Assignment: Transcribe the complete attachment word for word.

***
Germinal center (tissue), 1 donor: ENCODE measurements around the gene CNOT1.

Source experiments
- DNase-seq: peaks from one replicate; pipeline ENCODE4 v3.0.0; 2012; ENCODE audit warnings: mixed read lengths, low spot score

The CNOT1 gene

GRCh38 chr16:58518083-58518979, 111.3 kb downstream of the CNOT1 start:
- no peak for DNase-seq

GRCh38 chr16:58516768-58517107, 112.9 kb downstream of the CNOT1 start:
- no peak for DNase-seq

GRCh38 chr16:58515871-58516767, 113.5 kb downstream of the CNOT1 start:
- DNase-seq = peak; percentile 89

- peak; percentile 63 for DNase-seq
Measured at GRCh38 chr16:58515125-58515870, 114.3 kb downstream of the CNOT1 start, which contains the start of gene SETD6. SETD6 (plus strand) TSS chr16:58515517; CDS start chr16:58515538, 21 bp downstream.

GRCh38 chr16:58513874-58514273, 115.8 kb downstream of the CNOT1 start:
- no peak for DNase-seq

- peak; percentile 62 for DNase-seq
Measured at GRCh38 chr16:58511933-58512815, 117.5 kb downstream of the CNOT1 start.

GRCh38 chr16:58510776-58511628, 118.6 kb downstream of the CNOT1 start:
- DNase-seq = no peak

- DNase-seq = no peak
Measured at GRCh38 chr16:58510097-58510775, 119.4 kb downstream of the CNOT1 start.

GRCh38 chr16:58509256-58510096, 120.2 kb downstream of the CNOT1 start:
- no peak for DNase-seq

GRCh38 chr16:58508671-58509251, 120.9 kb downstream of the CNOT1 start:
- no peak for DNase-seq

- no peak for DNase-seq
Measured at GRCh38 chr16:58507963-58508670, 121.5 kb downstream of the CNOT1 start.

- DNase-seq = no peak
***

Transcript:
Germinal center (tissue), 1 donor: ENCODE measurements around the gene CNOT1.

Source experiments
- DNase-seq: peaks from one replicate; pipeline ENCODE4 v3.0.0; 2012; ENCODE audit warnings: mixed read lengths, low spot score

The CNOT1 gene

GRCh38 chr16:58518083-58518979, 111.3 kb downstream of the CNOT1 start:
- no peak for DNase-seq

GRCh38 chr16:58516768-58517107, 112.9 kb downstream of the CNOT1 start:
- no peak for DNase-seq

GRCh38 chr16:58515871-58516767, 113.5 kb downstream of the CNOT1 start:
- DNase-seq = peak; percentile 89

- peak; percentile 63 for DNase-seq
Measured at GRCh38 chr16:58515125-58515870, 114.3 kb downstream of the CNOT1 start, which contains the start of gene SETD6. SETD6 (plus strand) TSS chr16:58515517; CDS start chr16:58515538, 21 bp downstream.

GRCh38 chr16:58513874-58514273, 115.8 kb downstream of the CNOT1 start:
- no peak for DNase-seq

- peak; percentile 62 for DNase-seq
Measured at GRCh38 chr16:58511933-58512815, 117.5 kb downstream of the CNOT1 start.

GRCh38 chr16:58510776-58511628, 118.6 kb downstream of the CNOT1 start:
- DNase-seq = no peak

- DNase-seq = no peak
Measured at GRCh38 chr16:58510097-58510775, 119.4 kb downstream of the CNOT1 start.

GRCh38 chr16:58509256-58510096, 120.2 kb downstream of the CNOT1 start:
- no peak for DNase-seq

GRCh38 chr16:58508671-58509251, 120.9 kb downstream of the CNOT1 start:
- no peak for DNase-seq

- no peak for DNase-seq
Measured at GRCh38 chr16:58507963-58508670, 121.5 kb downstream of the CNOT1 start.

- DNase-seq = no peak